San Francisco Public Defender’s Office responds to the ongoing investigation regarding the leak of the Jeff Adachi police report

San Francisco Public Defender Jeff Adachi speaks on the steps of the Hall of Justice on Dec. 18, 2014, when public defenders around the Bay held “Black Lives Matter” rallies that he inspired. Adachi set the standard for outspoken condemnation of the predatory policing typical in Black and Brown neighborhoods. His courage earned him love and loyalty from people of color but anger and enmity from police. – Photo: Richmond Confidential

by the San Francisco Public Defender’s Office

On April 18, 2019, the San Francisco Board of Supervisors called for an investigation of the San Francisco Police Department (SFPD) for improperly leaking a confidential police report regarding Mr. Adachi’s death, which would later be disseminated throughout the country. We do not know the motive for leaking the report or how it occurred.

We do know, however, that this is an issue that concerns the public trust in the police department, whose officers are bound by duty and oath to protect the people and protect confidential information. SFPD has acknowledged that the release of the report was improper, and they confirmed that they have launched an investigation to obtain information regarding the source of the leak.

On Friday, May 10, 2019, in a now highly publicized police action, SFPD seized Mr. Bryan Carmody’s property in relation to the ongoing investigation regarding the leak of the confidential police report.

Freelance videographer Bryan Carmody, who admits accepting the leaked report from a police officer and selling it to local media, was visited by what he says were about 10 police officers on May 10. Their use of a sledgehammer to try to break down his front gate is captured in this photo from his security system. – Photo courtesy of Bryan Carmody

Mr. Carmody has been identified as the individual who was given the police report by an unknown source at the SFPD.

The Office of the Public Defender has no authority over how SFPD conducts this or any other investigation, and to suggest otherwise is false and a dangerous interpretation of our role, as well as our historically adversarial relationship with the San Francisco Police Department.

Let it be clear that we do not condone any action which infringes on civil liberties – our duty is to defend San Franciscans from all walks of life, which frequently involves championing First and Fourth Amendment rights. This is a core reality of our professional mandate and ethic. Our commitment to civil rights is demonstrated every single day.

The responsibility for the police action against Mr. Carmody lies with the SFPD. Our office is not privy to the justification for their actions nor are we fully aware of how the search warrant was executed.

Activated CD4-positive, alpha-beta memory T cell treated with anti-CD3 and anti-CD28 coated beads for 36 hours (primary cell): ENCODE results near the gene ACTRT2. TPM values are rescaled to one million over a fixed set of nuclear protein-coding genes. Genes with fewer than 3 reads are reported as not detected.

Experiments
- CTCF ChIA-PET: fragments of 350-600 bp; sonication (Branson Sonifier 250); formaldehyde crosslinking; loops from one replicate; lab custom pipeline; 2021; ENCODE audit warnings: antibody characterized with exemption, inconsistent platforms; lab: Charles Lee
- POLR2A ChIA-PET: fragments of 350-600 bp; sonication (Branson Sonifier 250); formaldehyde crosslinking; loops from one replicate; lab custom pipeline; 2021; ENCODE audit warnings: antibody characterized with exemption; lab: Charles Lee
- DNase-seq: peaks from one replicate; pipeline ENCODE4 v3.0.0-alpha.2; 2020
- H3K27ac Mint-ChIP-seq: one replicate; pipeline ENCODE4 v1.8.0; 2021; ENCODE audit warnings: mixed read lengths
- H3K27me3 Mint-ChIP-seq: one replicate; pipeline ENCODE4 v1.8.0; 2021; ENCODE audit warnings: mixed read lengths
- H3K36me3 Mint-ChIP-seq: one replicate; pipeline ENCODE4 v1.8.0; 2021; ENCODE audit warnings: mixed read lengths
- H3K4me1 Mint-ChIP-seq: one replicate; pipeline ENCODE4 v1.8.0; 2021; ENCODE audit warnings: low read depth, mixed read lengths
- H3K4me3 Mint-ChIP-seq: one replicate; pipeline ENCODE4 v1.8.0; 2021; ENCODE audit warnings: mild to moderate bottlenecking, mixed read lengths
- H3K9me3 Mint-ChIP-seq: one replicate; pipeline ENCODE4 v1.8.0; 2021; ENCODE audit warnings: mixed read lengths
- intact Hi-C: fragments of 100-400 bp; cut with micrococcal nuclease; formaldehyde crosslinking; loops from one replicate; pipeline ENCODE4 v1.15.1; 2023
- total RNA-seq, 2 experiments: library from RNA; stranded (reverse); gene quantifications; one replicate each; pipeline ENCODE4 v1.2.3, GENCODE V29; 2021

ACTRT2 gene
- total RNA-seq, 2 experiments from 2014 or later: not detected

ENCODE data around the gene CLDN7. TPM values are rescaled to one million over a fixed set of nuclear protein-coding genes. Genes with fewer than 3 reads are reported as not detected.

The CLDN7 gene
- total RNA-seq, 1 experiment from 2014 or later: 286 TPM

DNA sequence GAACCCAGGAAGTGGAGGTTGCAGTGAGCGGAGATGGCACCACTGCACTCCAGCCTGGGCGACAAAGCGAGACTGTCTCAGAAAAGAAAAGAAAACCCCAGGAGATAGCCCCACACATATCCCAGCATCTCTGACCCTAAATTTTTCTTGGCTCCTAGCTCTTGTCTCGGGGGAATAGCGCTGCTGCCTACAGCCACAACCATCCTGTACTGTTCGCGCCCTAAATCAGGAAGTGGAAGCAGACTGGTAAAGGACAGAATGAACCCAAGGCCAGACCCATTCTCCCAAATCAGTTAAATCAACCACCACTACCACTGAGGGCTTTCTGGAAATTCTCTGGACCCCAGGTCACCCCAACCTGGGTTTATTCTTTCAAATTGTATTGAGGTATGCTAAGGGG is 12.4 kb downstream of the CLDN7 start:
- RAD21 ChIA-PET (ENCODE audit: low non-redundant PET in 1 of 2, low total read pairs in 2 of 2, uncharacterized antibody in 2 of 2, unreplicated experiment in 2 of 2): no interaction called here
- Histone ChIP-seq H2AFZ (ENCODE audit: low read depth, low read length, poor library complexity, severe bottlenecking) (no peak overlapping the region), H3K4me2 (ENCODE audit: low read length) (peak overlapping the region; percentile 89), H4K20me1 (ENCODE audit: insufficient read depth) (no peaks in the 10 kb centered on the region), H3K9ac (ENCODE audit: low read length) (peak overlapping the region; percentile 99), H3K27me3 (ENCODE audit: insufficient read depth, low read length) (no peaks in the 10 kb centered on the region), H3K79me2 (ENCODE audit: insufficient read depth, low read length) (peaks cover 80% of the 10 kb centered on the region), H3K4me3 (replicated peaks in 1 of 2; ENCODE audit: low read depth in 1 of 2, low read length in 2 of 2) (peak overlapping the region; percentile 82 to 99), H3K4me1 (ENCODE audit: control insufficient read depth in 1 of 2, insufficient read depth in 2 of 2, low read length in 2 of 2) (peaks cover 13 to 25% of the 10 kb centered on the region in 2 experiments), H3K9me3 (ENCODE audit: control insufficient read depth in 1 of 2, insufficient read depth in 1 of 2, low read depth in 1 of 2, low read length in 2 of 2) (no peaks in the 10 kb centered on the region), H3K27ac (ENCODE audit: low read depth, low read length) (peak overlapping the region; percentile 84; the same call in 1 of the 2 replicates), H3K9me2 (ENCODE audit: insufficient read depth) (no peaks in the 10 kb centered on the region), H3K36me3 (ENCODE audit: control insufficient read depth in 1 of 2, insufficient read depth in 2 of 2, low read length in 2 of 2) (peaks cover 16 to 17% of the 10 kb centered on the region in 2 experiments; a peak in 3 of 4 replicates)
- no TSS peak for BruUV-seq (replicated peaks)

The Office of the Public Defender does not condone or support excessive police actions ever. We regularly see the fear, trauma and lasting damage to our indigent clients – largely Black and Brown people – when the police execute warrants by breaking down doors, flashing guns and handcuffing occupants. To the extent Mr. Carmody experienced such treatment, we support his efforts to seek redress.

The Office of the Public Defender does not condone or support excessive police actions ever. We regularly see the fear, trauma and lasting damage to our indigent clients – largely Black and Brown people – when the police execute warrants by breaking down doors, flashing guns and handcuffing occupants.

Regardless of what happened on May 10, the police have yet to uncover the officer or officers from its own ranks who disclosed this report. Our office, Mr. Adachi’s family and the citizens of San Francisco have the right to know what happened. Specifically, we want the following questions answered:

  • Who at the SFPD leaked a confidential report within hours of Jeff Adachi’s death?
  • Was it an individual officer or a group of officers?
  • Was it in retribution for Mr. Adachi’s history of battling the SFPD and misconduct by officers?
  • How will the offender be held accountable to insure this never happens again to a grieving family?

These are questions that affect our basic security as residents of San Francisco. The rights of all people, including Mr. Carmody, must be protected in the investigative process. If these questions go unanswered, then we will allow police misconduct to continue, which will threaten us all.

The San Francisco Public Defender’s Office can be reached at 555 Seventh St., San Francisco CA 94103, 415-553-1671 or via Public Information Officer Katy St. Clair at katy.stclair@sfgov.org.